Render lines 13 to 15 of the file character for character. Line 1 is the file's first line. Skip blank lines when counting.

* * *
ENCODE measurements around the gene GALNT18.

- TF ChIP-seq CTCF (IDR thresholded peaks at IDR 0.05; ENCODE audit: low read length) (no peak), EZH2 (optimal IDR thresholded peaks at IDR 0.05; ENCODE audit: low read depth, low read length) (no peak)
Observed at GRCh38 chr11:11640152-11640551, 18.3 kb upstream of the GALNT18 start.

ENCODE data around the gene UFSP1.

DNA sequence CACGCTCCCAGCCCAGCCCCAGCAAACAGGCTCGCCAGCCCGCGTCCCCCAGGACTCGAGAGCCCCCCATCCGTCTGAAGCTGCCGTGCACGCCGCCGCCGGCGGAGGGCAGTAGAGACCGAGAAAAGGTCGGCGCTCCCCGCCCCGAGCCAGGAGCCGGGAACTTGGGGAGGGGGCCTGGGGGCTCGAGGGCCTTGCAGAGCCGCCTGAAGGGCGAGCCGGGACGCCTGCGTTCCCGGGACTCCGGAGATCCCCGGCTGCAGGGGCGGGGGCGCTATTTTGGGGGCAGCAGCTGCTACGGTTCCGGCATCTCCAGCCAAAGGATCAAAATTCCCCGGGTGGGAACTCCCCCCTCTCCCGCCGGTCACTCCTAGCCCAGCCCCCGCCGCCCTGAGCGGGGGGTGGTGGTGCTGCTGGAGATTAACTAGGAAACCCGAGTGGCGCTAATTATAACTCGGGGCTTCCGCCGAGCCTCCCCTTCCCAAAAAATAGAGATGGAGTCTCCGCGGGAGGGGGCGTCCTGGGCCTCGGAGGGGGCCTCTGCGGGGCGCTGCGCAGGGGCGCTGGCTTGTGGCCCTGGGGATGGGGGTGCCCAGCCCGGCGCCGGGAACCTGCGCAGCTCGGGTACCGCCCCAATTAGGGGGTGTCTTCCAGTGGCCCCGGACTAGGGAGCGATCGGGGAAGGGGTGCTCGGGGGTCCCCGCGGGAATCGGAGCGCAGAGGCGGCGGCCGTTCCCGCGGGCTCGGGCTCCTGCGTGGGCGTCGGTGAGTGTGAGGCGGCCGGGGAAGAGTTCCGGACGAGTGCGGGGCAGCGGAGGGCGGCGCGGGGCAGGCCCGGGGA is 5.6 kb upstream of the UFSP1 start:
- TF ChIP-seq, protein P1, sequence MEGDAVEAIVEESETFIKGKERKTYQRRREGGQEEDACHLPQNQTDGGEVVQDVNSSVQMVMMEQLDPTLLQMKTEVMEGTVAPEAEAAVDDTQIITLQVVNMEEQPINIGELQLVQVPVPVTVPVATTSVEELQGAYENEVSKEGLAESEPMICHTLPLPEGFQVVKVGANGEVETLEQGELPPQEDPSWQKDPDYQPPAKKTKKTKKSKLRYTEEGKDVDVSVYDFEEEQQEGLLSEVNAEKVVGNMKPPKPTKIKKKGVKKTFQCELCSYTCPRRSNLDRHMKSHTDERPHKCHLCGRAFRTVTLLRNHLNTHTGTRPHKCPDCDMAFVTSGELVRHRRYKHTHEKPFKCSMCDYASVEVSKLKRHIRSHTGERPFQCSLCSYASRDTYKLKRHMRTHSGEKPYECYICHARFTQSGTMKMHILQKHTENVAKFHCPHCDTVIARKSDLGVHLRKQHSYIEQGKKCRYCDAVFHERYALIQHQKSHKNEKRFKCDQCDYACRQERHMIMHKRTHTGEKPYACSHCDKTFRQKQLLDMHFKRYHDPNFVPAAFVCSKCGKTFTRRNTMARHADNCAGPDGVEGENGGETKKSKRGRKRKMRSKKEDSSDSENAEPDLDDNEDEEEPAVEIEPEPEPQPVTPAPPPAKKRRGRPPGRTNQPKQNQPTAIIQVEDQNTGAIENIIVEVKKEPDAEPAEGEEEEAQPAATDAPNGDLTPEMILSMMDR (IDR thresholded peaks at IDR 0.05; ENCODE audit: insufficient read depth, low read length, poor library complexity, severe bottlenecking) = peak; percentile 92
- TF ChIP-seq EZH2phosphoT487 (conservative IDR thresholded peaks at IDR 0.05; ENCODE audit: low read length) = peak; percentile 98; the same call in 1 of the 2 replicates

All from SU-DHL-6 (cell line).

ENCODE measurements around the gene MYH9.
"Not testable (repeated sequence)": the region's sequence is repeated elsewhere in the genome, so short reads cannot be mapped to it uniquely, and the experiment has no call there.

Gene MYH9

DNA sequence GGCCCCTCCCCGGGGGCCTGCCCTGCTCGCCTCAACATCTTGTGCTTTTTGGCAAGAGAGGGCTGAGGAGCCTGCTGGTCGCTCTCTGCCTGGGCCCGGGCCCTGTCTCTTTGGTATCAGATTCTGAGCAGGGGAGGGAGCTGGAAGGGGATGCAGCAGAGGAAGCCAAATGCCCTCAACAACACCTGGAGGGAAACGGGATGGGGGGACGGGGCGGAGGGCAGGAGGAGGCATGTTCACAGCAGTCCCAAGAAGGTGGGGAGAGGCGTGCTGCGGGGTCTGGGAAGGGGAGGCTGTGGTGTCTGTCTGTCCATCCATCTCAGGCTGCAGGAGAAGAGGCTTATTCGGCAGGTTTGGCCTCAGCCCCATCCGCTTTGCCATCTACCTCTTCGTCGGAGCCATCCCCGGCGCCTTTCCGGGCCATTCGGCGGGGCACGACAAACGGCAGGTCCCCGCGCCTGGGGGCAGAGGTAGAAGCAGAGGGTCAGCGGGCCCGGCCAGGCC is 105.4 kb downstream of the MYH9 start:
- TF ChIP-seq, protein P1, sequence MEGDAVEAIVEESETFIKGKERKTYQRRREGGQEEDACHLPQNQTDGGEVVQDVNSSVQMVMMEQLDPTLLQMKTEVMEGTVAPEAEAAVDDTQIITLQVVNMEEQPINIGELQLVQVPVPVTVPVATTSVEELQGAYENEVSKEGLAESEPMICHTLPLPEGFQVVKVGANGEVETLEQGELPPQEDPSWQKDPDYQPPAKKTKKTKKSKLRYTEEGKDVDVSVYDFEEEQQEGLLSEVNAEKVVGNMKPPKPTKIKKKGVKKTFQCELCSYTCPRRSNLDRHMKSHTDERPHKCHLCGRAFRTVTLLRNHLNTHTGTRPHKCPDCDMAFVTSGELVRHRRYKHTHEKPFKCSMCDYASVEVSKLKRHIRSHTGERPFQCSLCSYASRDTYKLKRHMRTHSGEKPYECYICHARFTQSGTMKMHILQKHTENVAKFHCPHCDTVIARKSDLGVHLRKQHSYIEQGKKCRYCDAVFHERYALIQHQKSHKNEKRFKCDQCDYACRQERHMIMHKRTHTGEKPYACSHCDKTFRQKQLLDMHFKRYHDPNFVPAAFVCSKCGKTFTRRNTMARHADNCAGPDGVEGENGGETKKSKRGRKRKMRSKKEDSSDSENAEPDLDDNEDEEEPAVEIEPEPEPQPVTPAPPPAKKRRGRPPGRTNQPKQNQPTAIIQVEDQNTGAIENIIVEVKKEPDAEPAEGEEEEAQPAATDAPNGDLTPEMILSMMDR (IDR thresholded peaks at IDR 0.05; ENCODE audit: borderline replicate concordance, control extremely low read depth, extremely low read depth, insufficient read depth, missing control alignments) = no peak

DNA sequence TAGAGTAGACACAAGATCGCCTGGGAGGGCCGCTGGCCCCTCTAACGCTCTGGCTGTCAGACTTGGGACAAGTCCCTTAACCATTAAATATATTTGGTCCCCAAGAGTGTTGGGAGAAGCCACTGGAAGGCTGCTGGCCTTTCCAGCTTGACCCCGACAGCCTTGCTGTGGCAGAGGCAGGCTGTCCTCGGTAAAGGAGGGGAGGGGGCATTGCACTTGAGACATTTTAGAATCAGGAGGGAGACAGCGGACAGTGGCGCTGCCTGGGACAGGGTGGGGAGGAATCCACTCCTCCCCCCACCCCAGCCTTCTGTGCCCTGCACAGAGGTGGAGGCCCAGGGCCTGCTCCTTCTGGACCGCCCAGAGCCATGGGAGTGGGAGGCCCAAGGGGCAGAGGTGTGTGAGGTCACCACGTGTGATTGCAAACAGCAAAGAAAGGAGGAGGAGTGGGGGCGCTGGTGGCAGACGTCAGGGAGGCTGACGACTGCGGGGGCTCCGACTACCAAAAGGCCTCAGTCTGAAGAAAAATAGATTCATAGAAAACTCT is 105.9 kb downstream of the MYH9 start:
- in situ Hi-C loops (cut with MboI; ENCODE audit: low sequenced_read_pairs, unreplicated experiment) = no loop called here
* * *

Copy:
- TF ChIP-seq, protein P1, sequence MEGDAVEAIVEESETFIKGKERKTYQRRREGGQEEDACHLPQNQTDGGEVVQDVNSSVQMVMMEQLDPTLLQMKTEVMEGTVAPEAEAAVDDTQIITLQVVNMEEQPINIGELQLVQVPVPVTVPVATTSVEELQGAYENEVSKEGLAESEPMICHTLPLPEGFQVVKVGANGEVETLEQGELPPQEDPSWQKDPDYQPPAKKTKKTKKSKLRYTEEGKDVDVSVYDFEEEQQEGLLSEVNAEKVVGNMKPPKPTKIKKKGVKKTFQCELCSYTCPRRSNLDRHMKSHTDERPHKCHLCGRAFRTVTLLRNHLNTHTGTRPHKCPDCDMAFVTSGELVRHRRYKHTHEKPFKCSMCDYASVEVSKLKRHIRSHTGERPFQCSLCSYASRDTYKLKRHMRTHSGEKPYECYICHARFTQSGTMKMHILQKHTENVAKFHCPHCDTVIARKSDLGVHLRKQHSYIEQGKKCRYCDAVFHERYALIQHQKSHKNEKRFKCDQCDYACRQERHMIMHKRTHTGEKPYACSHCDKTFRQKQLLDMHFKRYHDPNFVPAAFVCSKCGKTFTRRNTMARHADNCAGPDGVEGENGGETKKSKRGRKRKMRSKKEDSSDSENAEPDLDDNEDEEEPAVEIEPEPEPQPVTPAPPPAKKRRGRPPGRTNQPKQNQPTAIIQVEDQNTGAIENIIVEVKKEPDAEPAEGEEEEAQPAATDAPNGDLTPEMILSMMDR (IDR thresholded peaks at IDR 0.05; ENCODE audit: borderline replicate concordance, control extremely low read depth, extremely low read depth, insufficient read depth, missing control alignments) = no peak

DNA sequence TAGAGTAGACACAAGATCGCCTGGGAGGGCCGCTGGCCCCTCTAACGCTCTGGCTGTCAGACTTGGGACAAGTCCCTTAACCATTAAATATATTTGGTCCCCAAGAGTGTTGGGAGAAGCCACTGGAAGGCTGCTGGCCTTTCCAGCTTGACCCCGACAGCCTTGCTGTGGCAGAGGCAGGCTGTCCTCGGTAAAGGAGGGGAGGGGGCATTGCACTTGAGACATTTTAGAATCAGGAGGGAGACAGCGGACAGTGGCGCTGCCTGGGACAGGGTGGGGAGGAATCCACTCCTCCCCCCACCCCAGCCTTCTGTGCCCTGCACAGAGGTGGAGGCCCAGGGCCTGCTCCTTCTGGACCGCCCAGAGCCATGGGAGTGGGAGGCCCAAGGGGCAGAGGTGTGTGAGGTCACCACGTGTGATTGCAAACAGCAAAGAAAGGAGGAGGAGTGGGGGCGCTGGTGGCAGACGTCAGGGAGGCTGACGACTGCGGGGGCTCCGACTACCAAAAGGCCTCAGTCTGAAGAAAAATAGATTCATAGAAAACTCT is 105.9 kb downstream of the MYH9 start:
- in situ Hi-C loops (cut with MboI; ENCODE audit: low sequenced_read_pairs, unreplicated experiment) = no loop called here